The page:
The Ontario Human Rights Commission (OHRC) is pleased that a recent Human Rights Tribunal of Ontario (HRTO) ruling confirmed it has jurisdiction to resolve Human Rights Code-related claims of discrimination by unionized employees.
The decision comes after the Supreme Court of Canada’s (SCC) October 2021 Horrocks decision, which determined that unionized employees in Manitoba do not have the right to bring discrimination complaints to that province’s human rights commission. Rather, the SCC held that labour arbitrators in Manitoba have exclusive jurisdiction to resolve such complaints.
Following that decision, the respondents in two HRTO cases involving claims of employment discrimination in unionized workplaces (Weilgosh v London Catholic District School Board and McNulty v Regional Municipality of Peel Police Services) alleged that the HRTO similarly lacked jurisdiction to consider human rights claims arising in unionized environments.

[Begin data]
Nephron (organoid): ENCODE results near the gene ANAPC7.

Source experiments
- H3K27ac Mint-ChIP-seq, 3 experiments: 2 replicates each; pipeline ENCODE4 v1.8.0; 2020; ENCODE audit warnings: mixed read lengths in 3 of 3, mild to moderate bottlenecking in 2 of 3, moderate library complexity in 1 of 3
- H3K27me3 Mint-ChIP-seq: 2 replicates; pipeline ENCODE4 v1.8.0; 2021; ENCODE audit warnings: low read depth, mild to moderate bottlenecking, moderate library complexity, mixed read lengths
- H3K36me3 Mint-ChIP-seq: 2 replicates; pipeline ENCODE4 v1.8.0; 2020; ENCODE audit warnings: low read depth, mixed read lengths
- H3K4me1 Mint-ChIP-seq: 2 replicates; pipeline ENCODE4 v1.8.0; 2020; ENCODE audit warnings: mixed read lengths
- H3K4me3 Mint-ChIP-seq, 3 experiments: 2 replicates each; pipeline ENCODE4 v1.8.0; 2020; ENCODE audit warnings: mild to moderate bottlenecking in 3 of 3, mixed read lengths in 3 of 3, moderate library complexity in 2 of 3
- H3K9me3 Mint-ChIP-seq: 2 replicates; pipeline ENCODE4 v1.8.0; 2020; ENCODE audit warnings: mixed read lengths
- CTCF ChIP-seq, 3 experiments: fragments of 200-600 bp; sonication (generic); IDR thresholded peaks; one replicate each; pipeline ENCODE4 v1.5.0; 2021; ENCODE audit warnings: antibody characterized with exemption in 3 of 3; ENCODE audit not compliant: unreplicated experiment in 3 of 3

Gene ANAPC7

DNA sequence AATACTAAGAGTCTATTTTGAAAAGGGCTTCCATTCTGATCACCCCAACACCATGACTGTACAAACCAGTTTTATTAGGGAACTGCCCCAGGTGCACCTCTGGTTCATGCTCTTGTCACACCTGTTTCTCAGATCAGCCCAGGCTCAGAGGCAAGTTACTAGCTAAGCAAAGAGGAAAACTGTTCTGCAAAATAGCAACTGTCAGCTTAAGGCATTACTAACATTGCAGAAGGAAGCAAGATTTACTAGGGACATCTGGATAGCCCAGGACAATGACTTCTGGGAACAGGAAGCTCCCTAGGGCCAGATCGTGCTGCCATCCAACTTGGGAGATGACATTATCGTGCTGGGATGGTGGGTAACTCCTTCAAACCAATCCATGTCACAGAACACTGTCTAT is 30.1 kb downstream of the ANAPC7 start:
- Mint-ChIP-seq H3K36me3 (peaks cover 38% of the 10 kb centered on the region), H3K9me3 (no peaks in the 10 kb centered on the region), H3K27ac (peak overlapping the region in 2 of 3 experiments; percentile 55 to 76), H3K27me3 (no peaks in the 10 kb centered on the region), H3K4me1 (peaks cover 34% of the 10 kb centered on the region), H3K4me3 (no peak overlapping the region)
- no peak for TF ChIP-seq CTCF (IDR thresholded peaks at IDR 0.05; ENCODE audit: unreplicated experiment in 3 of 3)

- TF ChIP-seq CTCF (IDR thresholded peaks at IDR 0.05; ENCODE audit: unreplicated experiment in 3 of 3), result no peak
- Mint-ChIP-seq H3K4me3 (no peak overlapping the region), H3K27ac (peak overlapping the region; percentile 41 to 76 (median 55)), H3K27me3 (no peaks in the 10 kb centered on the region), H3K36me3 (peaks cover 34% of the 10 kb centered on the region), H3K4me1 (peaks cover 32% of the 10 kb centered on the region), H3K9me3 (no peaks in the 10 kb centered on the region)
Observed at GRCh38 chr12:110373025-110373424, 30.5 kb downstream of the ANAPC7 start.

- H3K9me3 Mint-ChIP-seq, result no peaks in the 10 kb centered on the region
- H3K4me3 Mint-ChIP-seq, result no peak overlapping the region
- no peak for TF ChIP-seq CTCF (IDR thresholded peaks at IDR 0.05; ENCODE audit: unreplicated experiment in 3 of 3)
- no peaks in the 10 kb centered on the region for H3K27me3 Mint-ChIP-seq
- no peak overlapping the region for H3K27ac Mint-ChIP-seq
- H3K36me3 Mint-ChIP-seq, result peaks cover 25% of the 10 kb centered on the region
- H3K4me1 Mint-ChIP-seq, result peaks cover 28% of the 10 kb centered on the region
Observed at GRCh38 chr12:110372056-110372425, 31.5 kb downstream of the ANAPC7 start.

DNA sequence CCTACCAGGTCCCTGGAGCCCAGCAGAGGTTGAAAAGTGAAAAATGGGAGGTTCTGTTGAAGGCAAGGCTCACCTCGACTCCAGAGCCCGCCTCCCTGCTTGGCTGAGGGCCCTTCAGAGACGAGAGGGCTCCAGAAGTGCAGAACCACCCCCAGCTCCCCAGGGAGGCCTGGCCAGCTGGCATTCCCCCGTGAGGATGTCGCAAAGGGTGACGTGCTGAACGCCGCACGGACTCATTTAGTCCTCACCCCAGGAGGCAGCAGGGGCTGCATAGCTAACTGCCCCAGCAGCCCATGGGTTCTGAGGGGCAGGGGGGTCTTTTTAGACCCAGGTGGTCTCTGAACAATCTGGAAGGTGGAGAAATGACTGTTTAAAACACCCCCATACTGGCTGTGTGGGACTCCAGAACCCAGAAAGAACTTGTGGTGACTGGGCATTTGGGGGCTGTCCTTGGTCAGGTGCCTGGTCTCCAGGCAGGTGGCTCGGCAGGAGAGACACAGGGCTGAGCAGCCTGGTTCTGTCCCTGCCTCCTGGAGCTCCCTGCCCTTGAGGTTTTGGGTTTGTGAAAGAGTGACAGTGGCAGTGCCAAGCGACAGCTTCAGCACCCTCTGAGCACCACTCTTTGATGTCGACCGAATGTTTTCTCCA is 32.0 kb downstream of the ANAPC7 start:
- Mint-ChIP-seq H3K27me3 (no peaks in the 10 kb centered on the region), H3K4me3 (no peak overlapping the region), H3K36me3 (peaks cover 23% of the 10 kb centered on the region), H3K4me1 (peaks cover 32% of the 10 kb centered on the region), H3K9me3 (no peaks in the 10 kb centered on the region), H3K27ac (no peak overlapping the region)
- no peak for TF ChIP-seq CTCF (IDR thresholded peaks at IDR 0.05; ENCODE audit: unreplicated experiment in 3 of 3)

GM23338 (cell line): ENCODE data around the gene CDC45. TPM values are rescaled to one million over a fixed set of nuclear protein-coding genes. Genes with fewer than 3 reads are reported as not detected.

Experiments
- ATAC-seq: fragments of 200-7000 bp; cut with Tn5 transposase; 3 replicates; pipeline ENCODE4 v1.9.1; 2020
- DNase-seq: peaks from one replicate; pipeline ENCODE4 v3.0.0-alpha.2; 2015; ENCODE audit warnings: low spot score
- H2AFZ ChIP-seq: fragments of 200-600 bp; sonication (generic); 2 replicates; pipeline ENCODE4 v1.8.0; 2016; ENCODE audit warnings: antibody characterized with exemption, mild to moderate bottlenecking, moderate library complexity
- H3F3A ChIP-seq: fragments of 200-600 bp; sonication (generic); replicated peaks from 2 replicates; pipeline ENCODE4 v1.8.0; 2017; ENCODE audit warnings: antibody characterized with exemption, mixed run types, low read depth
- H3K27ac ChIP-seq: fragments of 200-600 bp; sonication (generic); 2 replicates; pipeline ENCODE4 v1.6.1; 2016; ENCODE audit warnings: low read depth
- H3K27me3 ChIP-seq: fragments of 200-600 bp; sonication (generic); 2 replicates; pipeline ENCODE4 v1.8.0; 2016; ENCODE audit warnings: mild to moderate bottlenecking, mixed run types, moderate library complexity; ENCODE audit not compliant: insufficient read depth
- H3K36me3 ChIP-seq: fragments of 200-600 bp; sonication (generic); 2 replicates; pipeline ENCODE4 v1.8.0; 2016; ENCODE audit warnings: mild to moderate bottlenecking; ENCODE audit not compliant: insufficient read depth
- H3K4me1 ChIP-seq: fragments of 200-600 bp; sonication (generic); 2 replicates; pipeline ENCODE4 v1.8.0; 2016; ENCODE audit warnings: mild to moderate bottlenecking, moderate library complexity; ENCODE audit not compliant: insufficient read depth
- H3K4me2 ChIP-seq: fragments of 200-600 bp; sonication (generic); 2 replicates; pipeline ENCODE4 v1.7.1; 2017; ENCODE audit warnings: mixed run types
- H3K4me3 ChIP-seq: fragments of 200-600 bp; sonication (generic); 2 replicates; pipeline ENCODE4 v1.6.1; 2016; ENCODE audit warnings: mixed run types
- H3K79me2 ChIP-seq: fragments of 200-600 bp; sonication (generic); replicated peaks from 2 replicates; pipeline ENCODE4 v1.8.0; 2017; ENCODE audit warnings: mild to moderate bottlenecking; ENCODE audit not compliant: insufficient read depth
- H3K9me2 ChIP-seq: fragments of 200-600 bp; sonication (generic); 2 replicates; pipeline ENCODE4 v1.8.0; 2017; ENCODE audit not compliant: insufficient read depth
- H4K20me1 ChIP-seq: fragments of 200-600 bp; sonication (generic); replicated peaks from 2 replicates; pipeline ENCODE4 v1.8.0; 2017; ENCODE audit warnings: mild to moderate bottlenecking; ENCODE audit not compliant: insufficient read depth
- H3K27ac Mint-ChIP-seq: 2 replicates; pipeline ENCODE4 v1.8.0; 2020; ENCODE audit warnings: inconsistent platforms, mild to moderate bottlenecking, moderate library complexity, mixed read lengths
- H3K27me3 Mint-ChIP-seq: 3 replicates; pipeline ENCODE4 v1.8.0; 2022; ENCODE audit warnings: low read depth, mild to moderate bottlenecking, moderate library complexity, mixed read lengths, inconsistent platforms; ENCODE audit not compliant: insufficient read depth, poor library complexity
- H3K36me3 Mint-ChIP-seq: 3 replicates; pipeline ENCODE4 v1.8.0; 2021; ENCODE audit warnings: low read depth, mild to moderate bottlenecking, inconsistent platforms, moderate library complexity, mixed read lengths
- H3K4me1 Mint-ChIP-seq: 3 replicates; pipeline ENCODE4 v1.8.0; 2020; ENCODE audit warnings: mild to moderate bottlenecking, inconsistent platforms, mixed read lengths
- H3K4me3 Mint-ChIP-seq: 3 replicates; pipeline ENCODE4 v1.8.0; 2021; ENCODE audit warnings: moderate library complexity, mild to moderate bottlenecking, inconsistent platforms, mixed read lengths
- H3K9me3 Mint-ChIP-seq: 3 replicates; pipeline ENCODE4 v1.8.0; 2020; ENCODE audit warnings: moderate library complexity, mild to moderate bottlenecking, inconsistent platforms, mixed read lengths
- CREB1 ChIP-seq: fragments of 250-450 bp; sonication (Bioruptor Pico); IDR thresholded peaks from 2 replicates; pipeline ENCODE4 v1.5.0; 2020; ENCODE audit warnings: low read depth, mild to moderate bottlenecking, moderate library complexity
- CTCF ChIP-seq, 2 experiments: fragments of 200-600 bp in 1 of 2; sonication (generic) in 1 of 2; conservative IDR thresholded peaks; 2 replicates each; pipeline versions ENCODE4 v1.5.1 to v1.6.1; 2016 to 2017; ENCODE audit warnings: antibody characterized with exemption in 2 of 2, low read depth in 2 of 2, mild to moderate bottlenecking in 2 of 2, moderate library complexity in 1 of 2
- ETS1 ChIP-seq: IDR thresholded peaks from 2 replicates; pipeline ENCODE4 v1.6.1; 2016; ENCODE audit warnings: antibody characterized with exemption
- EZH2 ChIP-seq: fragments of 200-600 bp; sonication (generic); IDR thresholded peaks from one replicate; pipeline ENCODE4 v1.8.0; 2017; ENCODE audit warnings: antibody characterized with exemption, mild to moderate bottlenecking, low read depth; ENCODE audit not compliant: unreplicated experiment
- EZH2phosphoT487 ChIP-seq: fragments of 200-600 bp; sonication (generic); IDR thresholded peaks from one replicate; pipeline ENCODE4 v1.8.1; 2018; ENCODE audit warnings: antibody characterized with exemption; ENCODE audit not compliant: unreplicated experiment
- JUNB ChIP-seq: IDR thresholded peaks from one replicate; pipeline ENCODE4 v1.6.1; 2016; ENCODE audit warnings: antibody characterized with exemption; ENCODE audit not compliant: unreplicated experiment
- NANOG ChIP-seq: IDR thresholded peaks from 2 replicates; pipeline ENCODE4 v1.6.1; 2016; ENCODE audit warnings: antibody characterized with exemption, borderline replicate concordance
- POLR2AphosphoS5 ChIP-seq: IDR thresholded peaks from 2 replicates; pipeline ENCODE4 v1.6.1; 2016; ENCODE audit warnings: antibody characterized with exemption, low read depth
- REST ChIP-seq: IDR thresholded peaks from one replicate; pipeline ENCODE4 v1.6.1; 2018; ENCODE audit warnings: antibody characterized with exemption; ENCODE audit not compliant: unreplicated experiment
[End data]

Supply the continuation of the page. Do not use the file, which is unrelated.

The HRTO determined that the jurisdictional issue in these two cases would be heard together, at a preliminary hearing. The OHRC intervened in that hearing. It argued that the legislative history of the Ontario Human Rights Code and institutional practices reflected a clear intent for the HRTO to have concurrent jurisdiction to consider such matters. The HRTO’s decision is consistent with the OHRC’s submissions.
The HRTO plays an important role in ensuring that all workers in Ontario – including unionized workers – have access to justice related to their human right to safe, inclusive and non-discriminatory workplaces. The OHRC will continue to work to ensure that the human rights system is responsive to the needs of all Ontarians.